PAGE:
Postgraduate Research in Languages
Modern Languages currently comprises around 70 national and international postgraduate students working across the Arabic, Chinese, Francophone, Gaelic, Hispanic and Lusophone linguistic areas. Our postgraduate researchers are fully integrated into the research culture of our Modern Languages unit, and play a prominent role in our year-long Seminar Series and annual Research Showcase
My thesis seeks to make a contribution to the intersecting fields of crime fiction and gender studies by examining the representation of criminal women in contemporary French fiction. The novels in my corpus span the best part of the last decade (2011-2020) and represent several literary genres, from general fiction to the police procedural and the emerging crime fiction subgenre of domestic noir. This diverse corpus is united by shared themes of the gendered exercise of agency, the consequences of sexual violence, and oppressive ideologies about the nature and destiny of women under patriarchy. It is ideally suited to the application of an intersectional feminist lens, which I deploy to interrogate the novels’ re-working of mythological and psychosocial stereotypes about criminal women. My thesis also analysis the disruptive nature of criminal women with regard to knowledge acquisition in criminal investigations – particularly relevant in the wake of recent social justice movements which interrogate the (im)possibility of accountability under patriarchal systems of criminal justice. I further apply space and affect theory to evaluate the aesthetics of crime scenes, both domestic and urban, and how they figure in the public imagination about crime perpetrated by women.
My PhD research is funded by the Northern Bridge Doctoral Training Partnership and examines the development of costumbrismo – a type of literature in prose focused on social observation and the representation of life in the city – at the end of the Spanish Enlightenment. Specifically, my project focuses on the period corresponding to the reign of Carlos IV (1788-1808) and analyses a corpus of costumbrista-style articles published in different issues of the daily newspaper Diario de Madrid, as well as a group of six early costumbrista works which provide representations of the customs of Madrid types and sketches of everyday scenes in the Spanish capital during a period of accelerated social and cultural change. The thesis aims to offer a detailed study into the emergence of costumbrista prose during these final two decades of the Enlightenment period, decades before its consolidation as a genre in the 1830s with canonical writers such as Mariano José de Larra and Ramón de Mesonero Romanos.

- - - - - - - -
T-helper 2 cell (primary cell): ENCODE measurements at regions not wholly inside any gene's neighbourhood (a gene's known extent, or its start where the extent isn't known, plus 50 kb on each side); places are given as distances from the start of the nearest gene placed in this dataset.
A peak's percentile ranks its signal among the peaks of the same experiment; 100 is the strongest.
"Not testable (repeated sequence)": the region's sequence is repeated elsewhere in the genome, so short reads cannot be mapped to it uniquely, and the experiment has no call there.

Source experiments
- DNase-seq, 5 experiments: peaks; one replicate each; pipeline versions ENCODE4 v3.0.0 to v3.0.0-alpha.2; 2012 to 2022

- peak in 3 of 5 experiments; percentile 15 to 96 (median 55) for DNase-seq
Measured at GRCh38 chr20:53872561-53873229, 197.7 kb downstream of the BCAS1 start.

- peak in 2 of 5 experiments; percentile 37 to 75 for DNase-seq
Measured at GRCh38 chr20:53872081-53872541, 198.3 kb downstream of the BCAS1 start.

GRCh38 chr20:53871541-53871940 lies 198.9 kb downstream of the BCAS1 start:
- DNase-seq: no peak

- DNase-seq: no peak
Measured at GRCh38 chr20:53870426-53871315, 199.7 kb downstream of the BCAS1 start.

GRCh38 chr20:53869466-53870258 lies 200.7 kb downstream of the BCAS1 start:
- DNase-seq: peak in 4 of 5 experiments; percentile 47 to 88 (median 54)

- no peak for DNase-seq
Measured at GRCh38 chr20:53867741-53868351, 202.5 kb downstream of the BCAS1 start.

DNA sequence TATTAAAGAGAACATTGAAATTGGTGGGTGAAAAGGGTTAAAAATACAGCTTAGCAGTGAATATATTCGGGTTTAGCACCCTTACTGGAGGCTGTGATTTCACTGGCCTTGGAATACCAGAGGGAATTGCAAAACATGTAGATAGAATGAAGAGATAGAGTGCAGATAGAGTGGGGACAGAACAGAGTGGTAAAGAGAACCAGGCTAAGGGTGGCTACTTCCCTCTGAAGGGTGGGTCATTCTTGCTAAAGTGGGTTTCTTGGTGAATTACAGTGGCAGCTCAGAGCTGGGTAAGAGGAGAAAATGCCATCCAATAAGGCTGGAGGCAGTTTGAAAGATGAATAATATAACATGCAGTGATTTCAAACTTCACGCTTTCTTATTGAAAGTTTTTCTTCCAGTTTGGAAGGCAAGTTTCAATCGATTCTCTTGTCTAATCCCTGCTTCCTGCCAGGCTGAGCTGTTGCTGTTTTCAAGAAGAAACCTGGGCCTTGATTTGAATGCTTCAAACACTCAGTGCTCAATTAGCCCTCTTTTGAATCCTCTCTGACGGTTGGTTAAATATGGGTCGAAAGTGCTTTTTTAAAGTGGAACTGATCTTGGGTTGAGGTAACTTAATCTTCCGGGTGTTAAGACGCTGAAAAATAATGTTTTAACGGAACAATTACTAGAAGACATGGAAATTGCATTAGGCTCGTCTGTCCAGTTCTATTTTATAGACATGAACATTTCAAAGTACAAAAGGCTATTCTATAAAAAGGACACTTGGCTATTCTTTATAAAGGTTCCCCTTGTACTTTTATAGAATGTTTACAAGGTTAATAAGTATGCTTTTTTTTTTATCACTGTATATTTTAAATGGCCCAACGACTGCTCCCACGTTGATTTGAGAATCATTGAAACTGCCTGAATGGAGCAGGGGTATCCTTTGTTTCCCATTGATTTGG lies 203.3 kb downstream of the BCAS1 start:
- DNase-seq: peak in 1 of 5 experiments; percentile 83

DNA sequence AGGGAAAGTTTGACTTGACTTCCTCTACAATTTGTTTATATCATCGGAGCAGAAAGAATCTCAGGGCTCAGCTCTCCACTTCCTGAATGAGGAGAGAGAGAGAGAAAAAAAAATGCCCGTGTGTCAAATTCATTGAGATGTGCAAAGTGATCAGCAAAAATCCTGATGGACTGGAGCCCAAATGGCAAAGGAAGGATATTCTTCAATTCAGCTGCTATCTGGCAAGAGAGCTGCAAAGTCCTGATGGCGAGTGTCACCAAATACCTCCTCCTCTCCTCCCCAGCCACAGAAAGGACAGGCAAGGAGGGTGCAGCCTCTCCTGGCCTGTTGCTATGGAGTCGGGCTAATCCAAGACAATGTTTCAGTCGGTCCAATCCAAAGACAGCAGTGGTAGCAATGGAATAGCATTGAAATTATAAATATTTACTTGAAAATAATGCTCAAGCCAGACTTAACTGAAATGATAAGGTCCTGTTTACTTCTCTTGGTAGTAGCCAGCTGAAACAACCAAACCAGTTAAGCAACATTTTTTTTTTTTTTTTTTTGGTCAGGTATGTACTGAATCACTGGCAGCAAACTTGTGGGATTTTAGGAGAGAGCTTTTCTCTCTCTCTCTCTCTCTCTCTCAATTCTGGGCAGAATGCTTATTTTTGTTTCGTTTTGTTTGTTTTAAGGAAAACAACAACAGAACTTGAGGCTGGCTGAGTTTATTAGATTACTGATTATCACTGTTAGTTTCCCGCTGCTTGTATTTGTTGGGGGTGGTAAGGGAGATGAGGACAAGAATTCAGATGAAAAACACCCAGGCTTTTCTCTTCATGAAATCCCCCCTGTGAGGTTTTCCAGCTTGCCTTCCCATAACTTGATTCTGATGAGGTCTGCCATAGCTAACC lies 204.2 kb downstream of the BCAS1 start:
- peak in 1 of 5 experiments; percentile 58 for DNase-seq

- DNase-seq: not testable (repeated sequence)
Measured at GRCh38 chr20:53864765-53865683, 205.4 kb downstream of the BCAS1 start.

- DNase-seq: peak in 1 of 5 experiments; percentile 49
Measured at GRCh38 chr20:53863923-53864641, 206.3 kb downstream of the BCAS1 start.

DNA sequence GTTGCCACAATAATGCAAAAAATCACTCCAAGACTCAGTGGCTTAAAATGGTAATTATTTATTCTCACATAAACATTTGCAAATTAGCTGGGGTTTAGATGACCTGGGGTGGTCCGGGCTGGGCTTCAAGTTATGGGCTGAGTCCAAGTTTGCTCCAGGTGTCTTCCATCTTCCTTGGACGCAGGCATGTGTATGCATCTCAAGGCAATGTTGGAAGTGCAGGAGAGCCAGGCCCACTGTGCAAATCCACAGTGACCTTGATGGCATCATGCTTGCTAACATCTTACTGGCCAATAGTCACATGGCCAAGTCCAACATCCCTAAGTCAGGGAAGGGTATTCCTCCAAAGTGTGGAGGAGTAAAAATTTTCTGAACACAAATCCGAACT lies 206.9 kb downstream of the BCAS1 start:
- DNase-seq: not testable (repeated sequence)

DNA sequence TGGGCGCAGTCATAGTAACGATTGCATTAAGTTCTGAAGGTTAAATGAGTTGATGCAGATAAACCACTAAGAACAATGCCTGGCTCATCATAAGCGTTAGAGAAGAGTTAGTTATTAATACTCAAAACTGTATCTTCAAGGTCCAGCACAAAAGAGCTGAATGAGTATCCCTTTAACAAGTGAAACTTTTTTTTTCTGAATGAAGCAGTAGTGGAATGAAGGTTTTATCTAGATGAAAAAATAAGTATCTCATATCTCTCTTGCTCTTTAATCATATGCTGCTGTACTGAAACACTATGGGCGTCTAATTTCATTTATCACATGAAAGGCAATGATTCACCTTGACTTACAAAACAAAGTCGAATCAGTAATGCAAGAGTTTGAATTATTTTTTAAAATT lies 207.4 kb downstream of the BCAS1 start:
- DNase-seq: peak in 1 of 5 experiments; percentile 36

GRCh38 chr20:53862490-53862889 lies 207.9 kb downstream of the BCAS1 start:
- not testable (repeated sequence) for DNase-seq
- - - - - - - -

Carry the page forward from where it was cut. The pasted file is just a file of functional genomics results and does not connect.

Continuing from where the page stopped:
My PhD research project (funded by the Northern Bridge Consortium) examines contemporary texts by emerging women writers of African descent in Spanish and Portuguese. In particular, the project analyses a corpus of 21st Century works by Afrodescendant women born between the late 1970s and early 1990s, born and/or raised in postcolonial Spain or Portugal, and who hold familial ties with former colonies in Spanish and Portuguese-speaking Africa (namely Equatorial Guinea, Angola, Guinea-Bissau and Cape-Verde). Selected writers on the corpus include: Yara Monteiro (1979-), Lucía Mbomío (1981-), O'sírima Mota Ripeu (1989-) and Né Vaz (1992-). By applying a postcolonial framework comprising gender, diaspora and memory studies, alongside sociological approaches, my thesis offers a comprehensive comparison of a variety of tropes which emerge across the selected corpus, such as identity, citizenship, migration (past and present), nightlife, and memory.
Mid-Ulster Placenames; townland names in selected parishes in south Derry and north Tyrone
My PhD is a study and analysis of placenames in selected parishes and townlands contained within the barony of Loughinsholin, County Derry and the barony of Dungannon Upper, County Tyrone – an area commonly referred to as ‘Mid-Ulster’. The primary objective of the research project is to use evidence to deduce the original Irish language etymology of a number of parish and townland names within the area of study, that being historical forms from a wide range of Irish, Latin, and English documents. The collection and recording of local pronunciation of the names during fieldwork is another major piece of evidence which is key to unlocking their original meanings. By researching and preserving the corpus of Irish placenames and their historical backgrounds we are greatly enriching our cultural life. In so doing, we are enhancing our understanding of many aspects of language and history as preserved in the place names of Ireland. My PhD research is funded by the Department for the Economy.
This interdisciplinary research project, funded by the Marie-Curie EU Horizon 2020 research programme, aims to investigate new technologies to improve accessibility and visitor experience for blind and partially sighted visitors in various museum context. In collaboration with the world leading tourist attraction - Titanic Belfast and Royal National Institution of Blind People, I have pioneered two technological approaches with the focus on low-cost accessibility solutions and emotionally engaging for BPS visitors. Multisensory approach, storytelling, advanced technologies, such as speech recognition and speech synthesis are employed across different stage of the research.